What Things Happened that Convinced Me to Stop Working
Like unusual March weather, my decision to throw in the towel blew in like a lamb, not like a lion. An occasionally bleating but otherwise quiet little creature of a thought that nuzzled me gently as it whispered retire. It’s time. The work world doesn’t want you anymore. It doesn’t value you and, let’s face it, you know you have nothing of value to give. It wants youthful, fast and inconspicuous. You have become something else.
The decline probably began about three years earlier. As a secretary, I did lots of tasks I could rip through quickly and accurately such as filing—until one day after completing a filing project and then checking it, I discovered a bewildering thing: I’d misfiled most of the documents. The signs were there, signs I chose to push aside in knee-jerk denial. But after some private moments like the filing incident, most of it started coming from employer feedback.
Slower than my peers
“You’re slow,” a temp employer told me the first time. “But I’m sure you’re more accurate than the others who are faster.” At first, I thought he was being kind with the latter remark, until he tried to hire me away from the temp agency that placed me there to do a brief data entry assignment, so he obviously didn’t mind that I was slower than my peers. Still, it threw me. I played it over and over in my mind. Slow. I’m slow? Since when? Maybe I was just having a bad day.
My perception was somehow distorted
Later on another assignment, I was hired to do some medical records data entry. On day one I handed my supervisor the records I’d completed. “Your work is accurate. You’re a bit slow, but it is your first day.” Again with the slowness! It threw me this time because my perception was somehow distorted. As though my internal clock was the old-fashioned sort that needs to be wound every 48 hours or it will lose time.
I moved on
On day three of that assignment, I got a call from my temp supervisor. The head of the department complained to her that I showed up that day wearing socks with sandals. “Yep, I did,” I began, “and she’s really gonna hate what I’ll wear tomorrow: a leg brace!” I’d told no one I had MS and still didn’t reveal it. I was told not to go back. I could have squawked about being accommodated as a disabled person, but I was still flying under the radar as such. So I moved on.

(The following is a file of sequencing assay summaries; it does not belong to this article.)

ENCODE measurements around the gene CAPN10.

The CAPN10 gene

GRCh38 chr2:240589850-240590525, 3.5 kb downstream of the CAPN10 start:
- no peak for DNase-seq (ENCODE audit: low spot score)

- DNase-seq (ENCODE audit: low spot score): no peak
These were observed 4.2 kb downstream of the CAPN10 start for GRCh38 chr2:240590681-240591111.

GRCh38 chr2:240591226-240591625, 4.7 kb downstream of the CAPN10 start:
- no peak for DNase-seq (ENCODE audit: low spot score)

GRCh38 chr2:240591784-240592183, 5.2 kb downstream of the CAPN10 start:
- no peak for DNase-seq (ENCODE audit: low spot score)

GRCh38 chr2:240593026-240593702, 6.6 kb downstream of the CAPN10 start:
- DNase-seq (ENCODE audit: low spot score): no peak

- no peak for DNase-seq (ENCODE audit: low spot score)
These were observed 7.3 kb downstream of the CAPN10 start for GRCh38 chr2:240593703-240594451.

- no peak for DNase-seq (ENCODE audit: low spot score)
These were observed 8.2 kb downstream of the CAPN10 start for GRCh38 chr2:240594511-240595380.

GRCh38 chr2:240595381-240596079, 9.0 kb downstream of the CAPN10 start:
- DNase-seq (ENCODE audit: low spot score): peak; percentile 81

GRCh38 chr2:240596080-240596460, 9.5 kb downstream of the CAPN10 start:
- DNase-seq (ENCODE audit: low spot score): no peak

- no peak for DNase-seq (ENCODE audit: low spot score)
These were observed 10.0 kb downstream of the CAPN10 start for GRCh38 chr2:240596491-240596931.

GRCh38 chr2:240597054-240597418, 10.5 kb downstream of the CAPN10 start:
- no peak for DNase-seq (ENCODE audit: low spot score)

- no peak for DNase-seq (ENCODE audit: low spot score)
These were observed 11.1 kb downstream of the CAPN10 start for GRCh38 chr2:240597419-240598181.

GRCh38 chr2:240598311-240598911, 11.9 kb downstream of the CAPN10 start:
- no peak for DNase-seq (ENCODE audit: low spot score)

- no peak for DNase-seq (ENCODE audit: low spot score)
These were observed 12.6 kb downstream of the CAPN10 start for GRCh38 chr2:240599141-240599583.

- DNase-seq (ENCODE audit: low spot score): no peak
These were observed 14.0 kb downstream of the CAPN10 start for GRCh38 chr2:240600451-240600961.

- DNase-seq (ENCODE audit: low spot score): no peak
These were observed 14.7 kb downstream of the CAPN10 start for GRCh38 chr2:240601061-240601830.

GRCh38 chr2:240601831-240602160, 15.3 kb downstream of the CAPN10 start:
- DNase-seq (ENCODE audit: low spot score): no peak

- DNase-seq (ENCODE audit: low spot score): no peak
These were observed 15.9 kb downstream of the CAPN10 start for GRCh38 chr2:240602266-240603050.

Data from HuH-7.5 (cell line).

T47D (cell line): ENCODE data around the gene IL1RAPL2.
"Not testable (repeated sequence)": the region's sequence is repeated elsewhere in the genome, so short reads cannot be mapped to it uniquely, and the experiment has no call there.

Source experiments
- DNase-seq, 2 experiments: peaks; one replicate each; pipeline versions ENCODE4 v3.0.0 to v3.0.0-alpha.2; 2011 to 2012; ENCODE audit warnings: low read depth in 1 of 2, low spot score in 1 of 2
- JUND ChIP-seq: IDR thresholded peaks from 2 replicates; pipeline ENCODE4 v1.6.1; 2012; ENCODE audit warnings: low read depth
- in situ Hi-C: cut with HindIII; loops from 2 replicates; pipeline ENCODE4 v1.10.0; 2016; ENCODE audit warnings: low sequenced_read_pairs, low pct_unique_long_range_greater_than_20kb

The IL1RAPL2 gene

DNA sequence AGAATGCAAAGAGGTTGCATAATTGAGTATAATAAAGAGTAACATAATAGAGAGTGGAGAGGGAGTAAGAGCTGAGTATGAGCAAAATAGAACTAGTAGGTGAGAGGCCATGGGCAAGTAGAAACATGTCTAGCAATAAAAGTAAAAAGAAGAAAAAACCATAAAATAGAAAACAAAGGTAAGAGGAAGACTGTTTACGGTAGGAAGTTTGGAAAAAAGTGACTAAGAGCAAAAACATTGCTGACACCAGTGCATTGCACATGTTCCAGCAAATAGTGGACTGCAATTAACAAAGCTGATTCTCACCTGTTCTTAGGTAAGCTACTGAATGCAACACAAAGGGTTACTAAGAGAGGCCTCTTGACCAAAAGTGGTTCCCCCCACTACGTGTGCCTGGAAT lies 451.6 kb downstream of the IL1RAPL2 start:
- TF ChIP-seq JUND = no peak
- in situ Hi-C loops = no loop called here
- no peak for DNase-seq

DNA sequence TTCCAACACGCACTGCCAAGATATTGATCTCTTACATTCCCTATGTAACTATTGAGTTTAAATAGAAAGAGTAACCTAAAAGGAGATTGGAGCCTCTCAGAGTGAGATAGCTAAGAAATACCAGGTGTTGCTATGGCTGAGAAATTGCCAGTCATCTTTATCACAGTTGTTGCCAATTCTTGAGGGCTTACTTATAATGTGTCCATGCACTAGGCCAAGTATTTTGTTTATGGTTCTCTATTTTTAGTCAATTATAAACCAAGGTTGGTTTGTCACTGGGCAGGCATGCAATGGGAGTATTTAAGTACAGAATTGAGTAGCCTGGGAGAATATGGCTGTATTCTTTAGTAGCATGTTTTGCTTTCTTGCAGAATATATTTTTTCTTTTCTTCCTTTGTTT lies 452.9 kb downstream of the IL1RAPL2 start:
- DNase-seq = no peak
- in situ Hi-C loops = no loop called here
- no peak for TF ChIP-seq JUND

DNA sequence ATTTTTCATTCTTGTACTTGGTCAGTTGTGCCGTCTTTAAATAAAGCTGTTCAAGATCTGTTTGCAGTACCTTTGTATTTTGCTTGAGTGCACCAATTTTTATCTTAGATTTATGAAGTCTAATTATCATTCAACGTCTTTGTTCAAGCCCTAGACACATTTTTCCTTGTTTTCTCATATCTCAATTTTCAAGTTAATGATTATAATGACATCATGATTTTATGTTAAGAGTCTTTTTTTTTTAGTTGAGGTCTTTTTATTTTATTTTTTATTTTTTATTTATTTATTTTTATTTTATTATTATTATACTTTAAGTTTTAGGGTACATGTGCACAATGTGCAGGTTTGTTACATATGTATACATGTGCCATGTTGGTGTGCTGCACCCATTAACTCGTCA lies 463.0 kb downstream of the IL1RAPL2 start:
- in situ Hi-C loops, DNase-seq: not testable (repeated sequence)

The next to last temp job was as the exec assistant to the Chief of Police, and I’d be that until they hired someone from among any city employees that applied. I put in a few months and enjoyed it. But the slowness issue revealed itself once again. I was tasked with a report put together by analyzing some past files. I thought I was doing okay until the Chief very diplomatically asked me when I’d be done with it. I must have given a somewhat vague reply as he stood outside my line of vision. Suddenly he moved directly in front of me, though not too close, and asked for a more specific date. I realized I’d been in a kind of stupor and he must have sensed it. I told him it would be ready the next day and it was. I felt bad about it, he was much beloved by the community, great at his job and a nice person to handle me so well. Now the handwriting was on the wall, only in darker ink this time. But stubborn me had one more lesson to learn.
A final lesson
The last temp job taught me a final lesson during a product training. It started out rocky when I couldn’t see the computer monitor and said as much, probably none too tactfully. The trainer immediately fixed the problem very easily, something I couldn’t think to do myself. Then I struggled to absorb all the new information and realized at the end that I’d need to follow up with the trainer for a review. That seemed to initiate a visit from a manager, though nothing confrontational. I behaved myself well and nothing else happened. We were all laid off when the company announced it would close its doors. That was the last time I ever did office work at a brick and mortar institution.
Change is hard
Given all that, I still waited a year before submitting a claim for Social Security Disability. I was fortunate to be carried financially by a loved one that year, but I felt miserably guilty for not working and ashamed to be dependent. My value was so caught up in contributing to the workplace in exchange for earnings that it took a while to give myself permission to feel comfortable and relieved in the role of retiree by the time my Social Security checks started rolling in.
Change is hard no matter what the circumstances. It seems that the biggest challenge is having to get creative about new ways to see my value in the world, and in myself.
Does your employer provide workplace accommodations due to your MS?